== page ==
During the last couple of months, the Regional Economic Information Network team from the New Orleans Branch of the Atlanta Fed was in contact with more than 30 business leaders to gauge sentiment about current and anticipated economic conditions in the region (which covers central and south Louisiana and Mississippi, south Alabama, and the Florida Panhandle to Apalachicola). The optimism and confidence that our contacts expressed over the last few quarters continued and was in fact more prevalent this time. Although contacts' expectations in previous months were for "slow and steady" growth, many business leaders now feel assured about their outlook for a pickup in growth in 2015.

In particular, we continue to receive upbeat reports about the tourism sector. This time, the message came from the Florida Panhandle again, where it was mentioned that tourism was growing into a year-round business, supported largely by an emergence of international travelers rather than the typical wintertime snowbirds. Retail contacts were also very positive, especially about holiday sales in November but also about a notable general sense of improving consumer sentiment. Another sign of strength in the region was commercial real estate, which was reported as robust across Louisiana, particularly for retail, multifamily, and office space leasing and development.

Employment and labor markets
Generally, contacts continued to report positive net hiring in response to increases in demand, though they didn't report acceleration from previous months. We continue to receive reports about firms' efforts to use automated solutions to reduce staffing or conduct optimization studies to enhance efficiency while reducing costs. Once again, contacts noted major challenges filling certain skilled positions, such as trades workers, engineers, truck drivers, and information technology professionals—a predicament business contacts have expressed for more than a year.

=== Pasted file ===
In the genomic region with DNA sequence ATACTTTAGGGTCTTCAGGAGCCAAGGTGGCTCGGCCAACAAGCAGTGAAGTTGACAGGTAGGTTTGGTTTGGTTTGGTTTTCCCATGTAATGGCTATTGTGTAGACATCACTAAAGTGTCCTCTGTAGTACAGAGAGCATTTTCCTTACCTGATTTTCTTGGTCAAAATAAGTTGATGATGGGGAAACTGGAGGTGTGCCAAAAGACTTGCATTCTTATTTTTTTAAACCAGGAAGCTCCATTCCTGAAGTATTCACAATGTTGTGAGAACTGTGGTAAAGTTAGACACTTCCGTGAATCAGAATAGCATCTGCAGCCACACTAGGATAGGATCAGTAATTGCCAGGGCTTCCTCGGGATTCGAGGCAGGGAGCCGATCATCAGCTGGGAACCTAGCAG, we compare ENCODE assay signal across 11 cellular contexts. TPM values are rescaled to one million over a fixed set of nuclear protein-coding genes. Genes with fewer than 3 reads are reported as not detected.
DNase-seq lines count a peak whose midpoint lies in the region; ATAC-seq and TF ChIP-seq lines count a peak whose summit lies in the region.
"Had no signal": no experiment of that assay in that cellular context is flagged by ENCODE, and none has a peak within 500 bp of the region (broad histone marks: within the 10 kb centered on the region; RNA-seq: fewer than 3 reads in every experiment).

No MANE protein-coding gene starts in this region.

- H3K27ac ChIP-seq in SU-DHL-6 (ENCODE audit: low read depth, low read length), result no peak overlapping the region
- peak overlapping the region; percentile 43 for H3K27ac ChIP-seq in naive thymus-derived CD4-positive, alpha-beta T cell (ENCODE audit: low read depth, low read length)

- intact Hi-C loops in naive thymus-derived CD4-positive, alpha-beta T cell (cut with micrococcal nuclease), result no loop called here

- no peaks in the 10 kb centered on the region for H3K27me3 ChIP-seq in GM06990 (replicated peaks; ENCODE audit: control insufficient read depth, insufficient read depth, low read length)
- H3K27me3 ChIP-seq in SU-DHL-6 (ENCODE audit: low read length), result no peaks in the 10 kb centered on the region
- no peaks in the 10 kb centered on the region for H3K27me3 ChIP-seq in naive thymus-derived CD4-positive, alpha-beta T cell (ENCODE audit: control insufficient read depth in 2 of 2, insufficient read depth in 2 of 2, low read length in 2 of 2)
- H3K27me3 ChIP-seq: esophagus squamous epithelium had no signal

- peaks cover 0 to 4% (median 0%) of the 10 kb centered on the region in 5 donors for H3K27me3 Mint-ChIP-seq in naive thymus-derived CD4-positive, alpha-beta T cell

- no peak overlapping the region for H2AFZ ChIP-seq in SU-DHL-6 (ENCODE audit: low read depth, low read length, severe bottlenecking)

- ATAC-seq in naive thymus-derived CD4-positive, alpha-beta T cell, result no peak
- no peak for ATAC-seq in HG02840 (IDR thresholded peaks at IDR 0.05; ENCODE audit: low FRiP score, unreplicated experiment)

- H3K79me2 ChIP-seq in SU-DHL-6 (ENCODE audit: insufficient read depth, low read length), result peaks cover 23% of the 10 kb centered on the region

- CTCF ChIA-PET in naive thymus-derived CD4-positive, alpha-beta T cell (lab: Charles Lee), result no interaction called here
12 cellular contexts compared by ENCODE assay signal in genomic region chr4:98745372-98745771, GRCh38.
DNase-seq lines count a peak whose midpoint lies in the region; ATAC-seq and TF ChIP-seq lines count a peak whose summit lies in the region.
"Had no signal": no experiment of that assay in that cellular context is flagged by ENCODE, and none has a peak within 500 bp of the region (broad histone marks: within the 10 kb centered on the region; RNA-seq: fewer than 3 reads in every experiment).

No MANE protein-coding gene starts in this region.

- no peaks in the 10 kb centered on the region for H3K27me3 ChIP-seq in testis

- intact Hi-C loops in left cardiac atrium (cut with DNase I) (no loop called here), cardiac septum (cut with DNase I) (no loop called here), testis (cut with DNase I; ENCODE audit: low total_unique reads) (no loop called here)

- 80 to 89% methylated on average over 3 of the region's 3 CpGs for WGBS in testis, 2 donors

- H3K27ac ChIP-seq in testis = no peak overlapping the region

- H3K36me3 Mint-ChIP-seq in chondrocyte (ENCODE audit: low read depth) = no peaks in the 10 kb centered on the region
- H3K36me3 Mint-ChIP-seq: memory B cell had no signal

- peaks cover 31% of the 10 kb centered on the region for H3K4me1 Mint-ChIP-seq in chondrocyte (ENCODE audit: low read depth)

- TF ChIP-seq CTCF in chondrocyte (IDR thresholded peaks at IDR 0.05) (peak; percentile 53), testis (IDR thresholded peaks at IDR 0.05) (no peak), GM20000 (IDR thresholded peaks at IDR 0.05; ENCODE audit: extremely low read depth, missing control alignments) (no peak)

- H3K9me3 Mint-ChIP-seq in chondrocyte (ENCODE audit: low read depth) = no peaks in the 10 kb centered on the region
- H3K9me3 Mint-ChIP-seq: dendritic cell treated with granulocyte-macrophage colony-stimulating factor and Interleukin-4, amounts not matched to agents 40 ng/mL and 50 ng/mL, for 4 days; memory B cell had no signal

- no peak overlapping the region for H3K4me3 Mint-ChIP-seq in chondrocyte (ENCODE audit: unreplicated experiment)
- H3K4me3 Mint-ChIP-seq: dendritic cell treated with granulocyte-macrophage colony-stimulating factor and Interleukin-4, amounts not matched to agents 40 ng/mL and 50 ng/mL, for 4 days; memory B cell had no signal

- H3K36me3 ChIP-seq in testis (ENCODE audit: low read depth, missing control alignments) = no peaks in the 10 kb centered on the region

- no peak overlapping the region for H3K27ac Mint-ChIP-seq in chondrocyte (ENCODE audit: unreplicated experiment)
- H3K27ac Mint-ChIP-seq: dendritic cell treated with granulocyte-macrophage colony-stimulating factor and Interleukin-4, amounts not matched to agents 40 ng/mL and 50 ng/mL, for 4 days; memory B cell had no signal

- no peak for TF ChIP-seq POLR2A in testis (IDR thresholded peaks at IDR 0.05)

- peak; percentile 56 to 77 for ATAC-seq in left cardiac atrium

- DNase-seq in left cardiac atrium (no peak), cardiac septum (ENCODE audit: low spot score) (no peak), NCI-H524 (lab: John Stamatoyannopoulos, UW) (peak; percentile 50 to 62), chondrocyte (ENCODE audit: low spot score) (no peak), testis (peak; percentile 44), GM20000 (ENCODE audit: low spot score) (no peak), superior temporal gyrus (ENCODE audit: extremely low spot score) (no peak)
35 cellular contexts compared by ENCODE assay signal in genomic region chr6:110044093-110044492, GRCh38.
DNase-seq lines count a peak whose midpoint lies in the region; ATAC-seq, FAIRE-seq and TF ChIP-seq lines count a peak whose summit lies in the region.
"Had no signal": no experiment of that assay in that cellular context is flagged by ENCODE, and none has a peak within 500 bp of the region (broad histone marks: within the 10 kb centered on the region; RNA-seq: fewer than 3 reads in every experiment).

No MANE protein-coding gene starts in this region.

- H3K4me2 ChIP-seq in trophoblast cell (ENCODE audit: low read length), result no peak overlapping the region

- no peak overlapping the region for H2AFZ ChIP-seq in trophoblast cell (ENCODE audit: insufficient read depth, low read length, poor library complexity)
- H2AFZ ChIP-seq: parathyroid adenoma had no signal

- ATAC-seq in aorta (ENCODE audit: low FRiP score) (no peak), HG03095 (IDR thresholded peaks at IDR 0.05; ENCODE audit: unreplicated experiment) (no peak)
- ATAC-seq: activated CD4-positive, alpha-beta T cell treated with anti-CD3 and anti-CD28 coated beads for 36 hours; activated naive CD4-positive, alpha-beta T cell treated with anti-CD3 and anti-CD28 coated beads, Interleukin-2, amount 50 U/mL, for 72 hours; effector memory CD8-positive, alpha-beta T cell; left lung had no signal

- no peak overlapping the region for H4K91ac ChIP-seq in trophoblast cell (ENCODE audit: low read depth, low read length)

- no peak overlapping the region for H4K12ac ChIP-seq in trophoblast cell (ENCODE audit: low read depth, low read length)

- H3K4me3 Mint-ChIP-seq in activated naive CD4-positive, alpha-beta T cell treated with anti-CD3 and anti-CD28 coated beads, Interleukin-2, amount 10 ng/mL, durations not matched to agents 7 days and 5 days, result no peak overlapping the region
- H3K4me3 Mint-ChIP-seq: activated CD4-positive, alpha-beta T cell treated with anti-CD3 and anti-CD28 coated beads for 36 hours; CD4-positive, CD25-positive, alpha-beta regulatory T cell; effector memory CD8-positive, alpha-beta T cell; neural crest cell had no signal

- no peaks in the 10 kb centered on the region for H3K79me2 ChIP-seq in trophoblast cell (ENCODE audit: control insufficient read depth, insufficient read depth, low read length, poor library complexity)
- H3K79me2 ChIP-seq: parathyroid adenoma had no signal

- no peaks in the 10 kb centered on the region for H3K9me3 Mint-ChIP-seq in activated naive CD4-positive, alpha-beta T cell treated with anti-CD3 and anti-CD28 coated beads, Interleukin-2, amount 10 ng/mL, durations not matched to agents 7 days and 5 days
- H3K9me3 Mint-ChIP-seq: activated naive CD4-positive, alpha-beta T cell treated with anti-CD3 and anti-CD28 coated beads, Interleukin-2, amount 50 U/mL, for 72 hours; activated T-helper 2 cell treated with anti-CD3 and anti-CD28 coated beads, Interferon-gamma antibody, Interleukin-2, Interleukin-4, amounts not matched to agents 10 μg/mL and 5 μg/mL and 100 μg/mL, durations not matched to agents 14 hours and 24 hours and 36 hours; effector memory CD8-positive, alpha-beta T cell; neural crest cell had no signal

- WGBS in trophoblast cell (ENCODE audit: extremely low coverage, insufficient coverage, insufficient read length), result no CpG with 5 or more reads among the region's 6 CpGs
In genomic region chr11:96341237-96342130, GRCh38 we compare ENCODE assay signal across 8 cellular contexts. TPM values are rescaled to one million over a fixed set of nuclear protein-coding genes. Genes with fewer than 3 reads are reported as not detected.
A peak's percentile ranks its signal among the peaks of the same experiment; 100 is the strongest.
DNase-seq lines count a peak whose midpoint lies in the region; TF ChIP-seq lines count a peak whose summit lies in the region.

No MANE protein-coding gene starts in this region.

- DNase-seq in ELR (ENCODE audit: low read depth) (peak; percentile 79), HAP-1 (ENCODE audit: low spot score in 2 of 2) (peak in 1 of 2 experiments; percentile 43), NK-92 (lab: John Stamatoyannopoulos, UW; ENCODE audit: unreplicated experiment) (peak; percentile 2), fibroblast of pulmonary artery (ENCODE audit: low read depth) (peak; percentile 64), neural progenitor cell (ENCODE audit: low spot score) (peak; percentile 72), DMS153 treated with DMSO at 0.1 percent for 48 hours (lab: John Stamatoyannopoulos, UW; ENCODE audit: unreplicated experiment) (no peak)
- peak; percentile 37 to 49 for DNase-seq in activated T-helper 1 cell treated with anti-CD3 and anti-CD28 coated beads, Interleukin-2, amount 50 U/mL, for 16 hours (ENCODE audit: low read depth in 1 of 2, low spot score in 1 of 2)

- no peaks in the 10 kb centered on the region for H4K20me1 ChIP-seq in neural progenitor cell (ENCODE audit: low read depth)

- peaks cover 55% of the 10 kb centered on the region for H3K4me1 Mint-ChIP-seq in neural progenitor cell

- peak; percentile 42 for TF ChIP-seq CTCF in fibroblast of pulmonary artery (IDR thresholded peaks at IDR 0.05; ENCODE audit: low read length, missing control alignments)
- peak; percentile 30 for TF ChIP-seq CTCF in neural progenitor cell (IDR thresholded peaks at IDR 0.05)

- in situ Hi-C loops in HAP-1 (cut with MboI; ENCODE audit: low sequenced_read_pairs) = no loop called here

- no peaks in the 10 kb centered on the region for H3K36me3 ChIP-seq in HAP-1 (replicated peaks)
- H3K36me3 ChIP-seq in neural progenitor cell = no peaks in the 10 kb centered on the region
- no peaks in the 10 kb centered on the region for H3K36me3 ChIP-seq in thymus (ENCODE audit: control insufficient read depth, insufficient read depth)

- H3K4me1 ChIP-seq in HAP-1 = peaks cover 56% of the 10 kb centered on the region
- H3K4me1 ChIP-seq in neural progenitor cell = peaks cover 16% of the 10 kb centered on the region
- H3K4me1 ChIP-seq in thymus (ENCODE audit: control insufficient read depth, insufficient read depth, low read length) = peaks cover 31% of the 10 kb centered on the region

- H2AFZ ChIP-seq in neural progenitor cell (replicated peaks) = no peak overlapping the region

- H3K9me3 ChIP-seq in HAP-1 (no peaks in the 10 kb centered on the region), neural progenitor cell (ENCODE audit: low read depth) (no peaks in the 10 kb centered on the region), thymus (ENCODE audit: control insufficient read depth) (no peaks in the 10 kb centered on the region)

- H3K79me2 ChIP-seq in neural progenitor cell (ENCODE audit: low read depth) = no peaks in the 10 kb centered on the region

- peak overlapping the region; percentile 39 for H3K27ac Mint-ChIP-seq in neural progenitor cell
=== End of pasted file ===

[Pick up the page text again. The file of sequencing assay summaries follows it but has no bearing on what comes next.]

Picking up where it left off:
Costs, wages, and prices
For several months now, contacts have reported some cost pressures with little pricing power. In most cases, firms have been able to increase prices only after a competitor successfully does so or when contracts are up for renegotiation. Regarding the declining price of oil, energy industry representatives shared their view of the impact on their industry, which they indicated would initially affect smaller players (described in a recent SouthPoint post). In addition, a few contacts noted that declining energy prices posed a risk to their 2015 outlook. For the first time in many months, a number of contacts reported across-the-board wage pressures, which were previously isolated to certain positions. Others indicated they expect to encounter pressure in 2015. Several firms we spoke with indicated they expanded merit program budgets in 2015, with most increases being in the range of 2.5 to 3 percent, though a few in the range of 3 to 5 percent. Though a number of firms reported they were investigating strategies to control compensation costs with tools such as performance-based incentives, health care contributions, and targeted salary increases—a trend we've noted over the last couple of quarters.

Availability of credit and investment
Access to capital and availability of credit remained a nonissue for the majority of our contacts, though some small firms indicated obtaining credit from traditional banks remained difficult because of qualification requirements. Banking contacts indicated that loan demand strengthened in the third quarter. Capital investment reports were consistent with the last few cycles, reflecting some expansion activity but mostly focused on efficiency or maintenance.

Business outlook